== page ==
Mr. Del Arroz puts into words some good points about Marvel lately here: http://delarroz.com/?p=655
The whole thing is well worth a read, but point 3 stands out:
3. Social Justice. It stems from the editorial down to the writers, and they’re al the same lockstep of trying to force a left wing social narrative on everyone trying to relax and read Hulk beating up bad guys in a pure rage. Your overall audience aren’t hipsters in New York City. We’re spread out across the country and are probably split mostly along the way they country’s split. Recognize that. I couldn’t find any book that looked like the iconic characters any longer. Everyone is a gender swap trans muslim whatever gimmick of the month to virtue signal how diverse they are. And it suffers from the same problems as the first two points I made about the industry. When this was done once or twice, it was something different. It was cute. It made news headlines. Marvel got a quick sales bump. They went for that cheap gimmick on repeat rather than maintaining excellence in storytelling. It’s not making something new, it’s using a marketing gimmick for what would have been a single issue of What If? 30 years ago. A bigger problem is it isn’t to evoke the same sense of What If? fun and wonder, it’s 100% completely for the virtue signal. That intent shows through, it annoys people. No one wants it, for real.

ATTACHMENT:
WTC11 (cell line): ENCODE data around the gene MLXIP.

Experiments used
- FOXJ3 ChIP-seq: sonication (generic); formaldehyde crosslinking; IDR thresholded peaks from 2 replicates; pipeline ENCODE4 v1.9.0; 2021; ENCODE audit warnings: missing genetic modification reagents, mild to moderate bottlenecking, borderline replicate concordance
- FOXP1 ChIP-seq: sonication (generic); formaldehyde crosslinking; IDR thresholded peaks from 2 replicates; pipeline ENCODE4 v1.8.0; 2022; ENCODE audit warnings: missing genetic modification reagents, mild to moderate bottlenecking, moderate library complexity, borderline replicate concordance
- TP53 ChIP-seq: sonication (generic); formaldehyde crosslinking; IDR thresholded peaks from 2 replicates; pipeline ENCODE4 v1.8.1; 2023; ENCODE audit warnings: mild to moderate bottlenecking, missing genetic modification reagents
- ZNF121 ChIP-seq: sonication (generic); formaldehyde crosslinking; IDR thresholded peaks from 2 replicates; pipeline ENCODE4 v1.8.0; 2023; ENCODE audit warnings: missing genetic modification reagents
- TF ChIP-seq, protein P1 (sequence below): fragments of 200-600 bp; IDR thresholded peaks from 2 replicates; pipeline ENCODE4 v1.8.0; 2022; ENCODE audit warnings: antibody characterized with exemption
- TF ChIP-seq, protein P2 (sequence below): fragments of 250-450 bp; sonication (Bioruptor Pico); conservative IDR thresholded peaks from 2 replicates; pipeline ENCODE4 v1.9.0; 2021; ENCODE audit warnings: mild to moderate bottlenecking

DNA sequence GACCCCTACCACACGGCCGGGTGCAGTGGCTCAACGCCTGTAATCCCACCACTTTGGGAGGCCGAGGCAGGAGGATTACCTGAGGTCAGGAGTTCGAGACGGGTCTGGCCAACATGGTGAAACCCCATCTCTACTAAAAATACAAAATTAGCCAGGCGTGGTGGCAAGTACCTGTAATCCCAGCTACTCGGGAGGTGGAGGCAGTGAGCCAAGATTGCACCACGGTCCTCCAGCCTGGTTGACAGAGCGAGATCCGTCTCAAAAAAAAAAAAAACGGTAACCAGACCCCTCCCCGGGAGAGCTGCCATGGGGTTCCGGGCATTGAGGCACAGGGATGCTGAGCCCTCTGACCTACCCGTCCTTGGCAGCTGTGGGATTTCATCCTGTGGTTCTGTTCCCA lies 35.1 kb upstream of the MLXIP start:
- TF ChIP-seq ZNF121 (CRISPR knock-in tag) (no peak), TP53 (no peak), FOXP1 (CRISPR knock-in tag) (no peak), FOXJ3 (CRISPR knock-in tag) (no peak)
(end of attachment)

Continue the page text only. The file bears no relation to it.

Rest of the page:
I realized the newest comic I’ve read was Mark Waid’s Daredevil, and that ended in early 2014. Part of the trouble with the constant stunts of comics is Event Fatigue. When I read headlines lately about Captain America is actually a member of Hydra, in the past I would have been somewhat curious to determine what really happened in the comics vs the news stories.
Now I mostly roll my eyes and don’t bother reading up on it.
I’ve recently gotten some Marvel Masterworks collections of the first issues of Amazing Spider-man from the 60’s, and while things are a bit dated and plots often are solved by MAGIC SCIENCE OUT OF NOWHERE (scientia ex machinia or maybe Deus ex scientia), there is a sense of fun, wonder and possibility. And my kids love them. I love them.
Comics haven’t been “your father’s comics” (like headlines often say about some new hyped change) for about 30 years. It’s time to have fun in four colors again.